Jodi Kantor’s bombshell article in The New York Times on gender issues at Harvard Business School stirred up a firestorm of discussion about the gender and class environment there. The article described the school’s attempts to change a culture that often alienated women and held them back from achievement.
Interested to learn more about the experiences of students at other elite business schools, we talked to women at The University of Pennsylvania’s Wharton School, Stanford University’s Graduate School of Business, and New York University’s Stern School of Business. While all acknowledged that gender and class divisions exist at their schools, they told us the toxic atmosphere that Kantor describes at Harvard isn’t anything like what they’ve experienced.
Whether they could or couldn’t relate to it, one thing’s for sure: Kantor’s article put a glaring spotlight on gender inequality at business schools and the business world at large. According to Rachel Nayman, a recent Wharton graduate, that’s a good thing.
“It’s bringing these issues to light,” said Nayman. “Putting it on the front page of The New York Times is amazing because we’re in a really pivotal moment for women. This is a great opportunity to think about women who are high achieving — what’s going to happen to them in the future and how we can shape the business school environment and future companies.”
Still, the gender tension portrayed at Harvard is nothing like what Nayman has seen at Wharton. As the co-president of Wharton Women in Business, the school’s major women’s group, she said she was pleasantly surprised to learn that men at the school weren’t resistant to talking about gender issues — at least within the confines of her group.
“Men were really open to having these conversations and oftentimes would approach us and say, ‘What can we do? We really want to be involved and help out,’ ” Nayman said.
However, outside of groups like Nayman’s and one required first-year class on teamwork and leadership that touches on gender, the obstacles women face in class and in the workplace are rarely discussed on campus. That could use improvement, said Nayman, who has worked and continues to work on opening up the dialogue.
Meanwhile, Stanford’s Graduate School of Business (GSB) is even further removed from what’s described at HBS, several students told us. Although class and gender divisions are present, students say there’s a culture that works to minimize any feelings of exclusion or disadvantage.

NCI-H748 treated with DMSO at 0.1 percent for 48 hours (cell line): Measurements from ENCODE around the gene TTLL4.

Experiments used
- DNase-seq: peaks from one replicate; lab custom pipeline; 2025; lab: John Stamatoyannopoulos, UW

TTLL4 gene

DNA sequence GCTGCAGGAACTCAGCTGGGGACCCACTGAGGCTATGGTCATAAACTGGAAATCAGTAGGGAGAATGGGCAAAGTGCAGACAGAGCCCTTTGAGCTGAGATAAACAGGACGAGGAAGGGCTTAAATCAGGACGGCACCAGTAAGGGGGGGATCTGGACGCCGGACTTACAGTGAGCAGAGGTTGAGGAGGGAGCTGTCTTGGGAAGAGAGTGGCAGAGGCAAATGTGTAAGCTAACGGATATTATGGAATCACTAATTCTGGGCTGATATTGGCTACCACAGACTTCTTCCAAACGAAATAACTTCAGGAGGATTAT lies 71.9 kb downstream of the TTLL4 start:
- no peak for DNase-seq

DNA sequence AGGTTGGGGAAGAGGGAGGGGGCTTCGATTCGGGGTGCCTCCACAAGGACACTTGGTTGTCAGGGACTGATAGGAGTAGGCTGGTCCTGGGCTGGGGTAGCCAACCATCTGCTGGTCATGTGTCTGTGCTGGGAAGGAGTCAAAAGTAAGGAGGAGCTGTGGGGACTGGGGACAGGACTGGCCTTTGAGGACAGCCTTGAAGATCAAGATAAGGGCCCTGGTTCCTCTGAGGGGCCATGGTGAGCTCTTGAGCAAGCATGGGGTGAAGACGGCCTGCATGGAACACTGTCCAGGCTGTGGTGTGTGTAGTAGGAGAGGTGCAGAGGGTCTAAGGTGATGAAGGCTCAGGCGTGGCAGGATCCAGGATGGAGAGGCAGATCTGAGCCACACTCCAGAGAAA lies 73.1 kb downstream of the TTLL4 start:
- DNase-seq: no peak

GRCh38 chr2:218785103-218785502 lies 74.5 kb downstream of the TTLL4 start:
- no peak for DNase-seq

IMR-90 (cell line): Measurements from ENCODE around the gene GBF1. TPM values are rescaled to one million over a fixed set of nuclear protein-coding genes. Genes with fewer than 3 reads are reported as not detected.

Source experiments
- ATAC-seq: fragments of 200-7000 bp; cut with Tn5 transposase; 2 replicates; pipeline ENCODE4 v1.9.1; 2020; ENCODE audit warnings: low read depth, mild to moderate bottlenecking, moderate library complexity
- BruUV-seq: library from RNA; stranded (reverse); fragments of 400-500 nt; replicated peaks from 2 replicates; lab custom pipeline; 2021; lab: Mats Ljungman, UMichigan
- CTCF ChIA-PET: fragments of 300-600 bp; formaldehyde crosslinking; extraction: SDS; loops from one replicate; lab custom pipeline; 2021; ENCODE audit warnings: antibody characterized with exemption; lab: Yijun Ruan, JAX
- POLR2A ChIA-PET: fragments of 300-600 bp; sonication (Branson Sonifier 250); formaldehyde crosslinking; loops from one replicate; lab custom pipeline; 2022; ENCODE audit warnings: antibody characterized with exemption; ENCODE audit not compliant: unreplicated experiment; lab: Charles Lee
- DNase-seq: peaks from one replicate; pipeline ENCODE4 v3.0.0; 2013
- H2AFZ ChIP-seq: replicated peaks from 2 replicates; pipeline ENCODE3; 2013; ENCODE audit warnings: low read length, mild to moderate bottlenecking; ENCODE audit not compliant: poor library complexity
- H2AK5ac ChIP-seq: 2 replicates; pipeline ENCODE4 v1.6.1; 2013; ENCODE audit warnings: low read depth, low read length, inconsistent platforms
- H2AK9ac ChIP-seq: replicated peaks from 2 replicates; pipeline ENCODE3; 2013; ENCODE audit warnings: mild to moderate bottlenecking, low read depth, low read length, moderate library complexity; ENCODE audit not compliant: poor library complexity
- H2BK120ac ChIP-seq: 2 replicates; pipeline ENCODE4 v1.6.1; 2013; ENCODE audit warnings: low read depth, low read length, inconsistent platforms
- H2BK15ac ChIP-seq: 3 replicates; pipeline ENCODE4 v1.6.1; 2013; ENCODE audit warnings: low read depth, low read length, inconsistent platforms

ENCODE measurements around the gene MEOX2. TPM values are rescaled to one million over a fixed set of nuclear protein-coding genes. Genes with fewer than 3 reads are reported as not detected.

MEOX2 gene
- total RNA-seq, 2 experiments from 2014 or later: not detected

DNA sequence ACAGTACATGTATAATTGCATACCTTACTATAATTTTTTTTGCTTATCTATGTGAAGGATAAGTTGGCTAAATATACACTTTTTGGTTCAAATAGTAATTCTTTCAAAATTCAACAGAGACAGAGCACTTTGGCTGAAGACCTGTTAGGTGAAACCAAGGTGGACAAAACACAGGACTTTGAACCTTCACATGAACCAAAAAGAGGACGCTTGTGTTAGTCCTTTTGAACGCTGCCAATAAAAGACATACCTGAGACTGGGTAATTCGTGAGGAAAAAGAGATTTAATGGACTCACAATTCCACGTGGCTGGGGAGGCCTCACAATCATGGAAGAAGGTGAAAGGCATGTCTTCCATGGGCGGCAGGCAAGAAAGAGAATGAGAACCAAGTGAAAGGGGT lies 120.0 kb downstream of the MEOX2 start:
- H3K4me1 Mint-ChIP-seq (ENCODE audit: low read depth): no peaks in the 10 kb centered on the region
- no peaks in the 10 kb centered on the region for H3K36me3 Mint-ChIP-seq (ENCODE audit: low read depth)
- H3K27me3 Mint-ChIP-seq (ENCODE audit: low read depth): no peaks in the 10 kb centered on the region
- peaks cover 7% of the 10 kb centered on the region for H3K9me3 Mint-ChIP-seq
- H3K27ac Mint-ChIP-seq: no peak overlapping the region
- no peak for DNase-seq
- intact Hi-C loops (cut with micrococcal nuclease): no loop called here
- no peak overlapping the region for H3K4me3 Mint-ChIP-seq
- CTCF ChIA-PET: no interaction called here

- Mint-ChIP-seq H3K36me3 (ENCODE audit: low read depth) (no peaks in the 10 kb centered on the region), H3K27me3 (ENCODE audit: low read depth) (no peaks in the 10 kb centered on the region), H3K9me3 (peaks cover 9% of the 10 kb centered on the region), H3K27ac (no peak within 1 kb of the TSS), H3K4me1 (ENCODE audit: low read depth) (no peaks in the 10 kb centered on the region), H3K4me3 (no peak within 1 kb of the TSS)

“Gender, wealth, and social status are issues that students at elite MBA programs will always struggle with,” second-year Stanford GSB student Christine Su told Business Insider in an email exchange. “Differences in spending habits and lifestyles are unavoidable when you throw entrepreneurs who have sold companies, finance professionals, company managers, and nonprofit leaders into the same social scene.”
While Kantor describes an HBS clique called “Section X” as an “on-again-off-again secret society of ultra-wealthy, mostly male, mostly international students known for decadent parties and travel,” Su told Business Insider that displays of wealth and exclusionary behaviours are heavily discouraged by students at Stanford. In fact, she said that last year an annual satire show at Stanford named and skewered people who posted photos of luxury hotels from international trips.
“I don’t know of any social group as exclusive as ‘Section X’ — and if there were, they would probably be embarrassed to show off their activities publicly,” Su said. “Our small class size means most people know each other. This means that if someone is noticeably rude or excludes a classmate, he or she will get talked about and put their entire business school network at risk.”
Su, who worked at McKinsey and private equity firm Kohlberg Kravis Roberts before coming to Stanford, was warned by older students to avoid joining cliques based on wealth or background. She makes a point of hosting and attending more inclusive, low-key events, like having dinners at home versus pricey Palo Alto restaurants and organising camping trips instead of booking rooms at lavish resorts.
“From class to class, it is unofficially passed on by MBA2s (second-year students) that exclusionary behaviour is not cool,” Su said.
The school also hosts a series of weekly speeches called “TALK,” where students share what are often very personal narratives each week about the events and experiences that have shaped them. What’s more, most women at the school participate in a Women In Management (WIM) group, where they can discuss gender issues in a confidential space along with a facilitator.
Jodi Kantor’s telling article about class and gender at HBS shows that top-down edicts can help change deeply ingrained issues. At the same time, transforming a culture takes the belief and effort of the students themselves, and that process seems well under way at several elite business schools.
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